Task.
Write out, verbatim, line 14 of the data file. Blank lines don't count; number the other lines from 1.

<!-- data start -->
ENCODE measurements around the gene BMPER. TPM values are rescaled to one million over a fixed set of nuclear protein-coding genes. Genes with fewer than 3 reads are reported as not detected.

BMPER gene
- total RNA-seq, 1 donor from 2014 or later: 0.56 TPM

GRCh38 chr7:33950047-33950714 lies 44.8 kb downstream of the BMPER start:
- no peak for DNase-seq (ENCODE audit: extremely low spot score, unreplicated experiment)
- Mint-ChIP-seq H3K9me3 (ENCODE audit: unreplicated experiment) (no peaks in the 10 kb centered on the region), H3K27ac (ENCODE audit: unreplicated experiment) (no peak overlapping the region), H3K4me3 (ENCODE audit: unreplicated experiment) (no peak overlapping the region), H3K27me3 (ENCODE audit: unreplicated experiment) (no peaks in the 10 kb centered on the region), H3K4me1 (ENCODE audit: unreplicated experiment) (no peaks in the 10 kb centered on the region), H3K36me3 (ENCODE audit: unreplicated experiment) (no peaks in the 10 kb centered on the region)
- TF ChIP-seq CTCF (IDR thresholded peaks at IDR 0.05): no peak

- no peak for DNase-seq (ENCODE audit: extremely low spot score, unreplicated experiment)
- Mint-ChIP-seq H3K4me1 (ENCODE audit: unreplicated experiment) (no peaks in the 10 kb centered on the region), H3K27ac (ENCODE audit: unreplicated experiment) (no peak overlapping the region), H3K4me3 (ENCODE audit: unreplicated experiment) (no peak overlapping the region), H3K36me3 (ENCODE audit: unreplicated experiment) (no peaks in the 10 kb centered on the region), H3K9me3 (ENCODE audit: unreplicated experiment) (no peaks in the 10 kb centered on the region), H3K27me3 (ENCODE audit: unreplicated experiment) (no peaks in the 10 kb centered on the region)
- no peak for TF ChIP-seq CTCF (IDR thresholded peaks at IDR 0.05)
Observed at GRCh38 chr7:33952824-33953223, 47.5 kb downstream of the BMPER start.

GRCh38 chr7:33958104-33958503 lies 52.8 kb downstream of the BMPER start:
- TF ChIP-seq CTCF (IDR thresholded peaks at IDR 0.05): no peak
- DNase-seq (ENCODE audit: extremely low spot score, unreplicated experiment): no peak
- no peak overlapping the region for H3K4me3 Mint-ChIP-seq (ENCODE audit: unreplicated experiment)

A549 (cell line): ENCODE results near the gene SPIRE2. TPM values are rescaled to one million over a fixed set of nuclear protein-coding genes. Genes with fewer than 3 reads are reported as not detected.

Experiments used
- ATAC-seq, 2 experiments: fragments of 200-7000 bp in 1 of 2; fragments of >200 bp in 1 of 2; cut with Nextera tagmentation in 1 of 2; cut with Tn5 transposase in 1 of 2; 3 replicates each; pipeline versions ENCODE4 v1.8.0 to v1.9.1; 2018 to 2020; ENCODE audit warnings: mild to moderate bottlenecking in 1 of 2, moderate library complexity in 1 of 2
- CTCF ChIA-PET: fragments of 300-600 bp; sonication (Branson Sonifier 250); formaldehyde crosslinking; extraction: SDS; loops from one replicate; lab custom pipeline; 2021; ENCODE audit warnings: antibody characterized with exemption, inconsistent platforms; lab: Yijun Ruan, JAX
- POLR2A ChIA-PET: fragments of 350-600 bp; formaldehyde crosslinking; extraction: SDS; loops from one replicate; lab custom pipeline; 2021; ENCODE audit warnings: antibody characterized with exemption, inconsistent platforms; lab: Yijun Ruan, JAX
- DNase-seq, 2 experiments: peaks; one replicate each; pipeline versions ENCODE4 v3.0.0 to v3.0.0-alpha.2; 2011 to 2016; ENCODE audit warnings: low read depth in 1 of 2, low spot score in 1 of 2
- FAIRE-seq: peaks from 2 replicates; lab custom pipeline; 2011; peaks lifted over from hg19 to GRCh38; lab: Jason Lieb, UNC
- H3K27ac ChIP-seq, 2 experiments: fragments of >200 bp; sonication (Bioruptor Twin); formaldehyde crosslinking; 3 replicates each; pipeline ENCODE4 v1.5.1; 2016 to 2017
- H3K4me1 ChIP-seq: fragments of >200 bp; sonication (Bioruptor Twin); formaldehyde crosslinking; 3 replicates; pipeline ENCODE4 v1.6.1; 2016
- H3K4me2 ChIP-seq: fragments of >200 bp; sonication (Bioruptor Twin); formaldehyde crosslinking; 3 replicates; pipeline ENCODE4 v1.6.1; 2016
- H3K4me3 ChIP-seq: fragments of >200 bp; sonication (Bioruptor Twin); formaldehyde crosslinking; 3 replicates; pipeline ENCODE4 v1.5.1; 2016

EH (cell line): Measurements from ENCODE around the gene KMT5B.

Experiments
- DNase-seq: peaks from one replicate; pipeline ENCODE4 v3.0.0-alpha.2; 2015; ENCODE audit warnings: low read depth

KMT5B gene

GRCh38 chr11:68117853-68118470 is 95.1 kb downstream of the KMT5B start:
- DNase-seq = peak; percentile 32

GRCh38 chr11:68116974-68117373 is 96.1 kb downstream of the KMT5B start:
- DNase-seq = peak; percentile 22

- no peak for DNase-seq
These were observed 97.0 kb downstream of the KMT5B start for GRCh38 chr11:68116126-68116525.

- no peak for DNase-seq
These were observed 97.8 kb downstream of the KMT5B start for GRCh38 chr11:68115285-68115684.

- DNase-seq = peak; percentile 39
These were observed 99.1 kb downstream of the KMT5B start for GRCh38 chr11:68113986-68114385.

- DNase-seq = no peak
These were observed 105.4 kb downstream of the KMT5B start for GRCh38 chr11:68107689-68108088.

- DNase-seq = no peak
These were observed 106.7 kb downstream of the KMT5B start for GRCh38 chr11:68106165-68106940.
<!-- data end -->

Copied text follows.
- DNase-seq (ENCODE audit: extremely low spot score, unreplicated experiment): no peak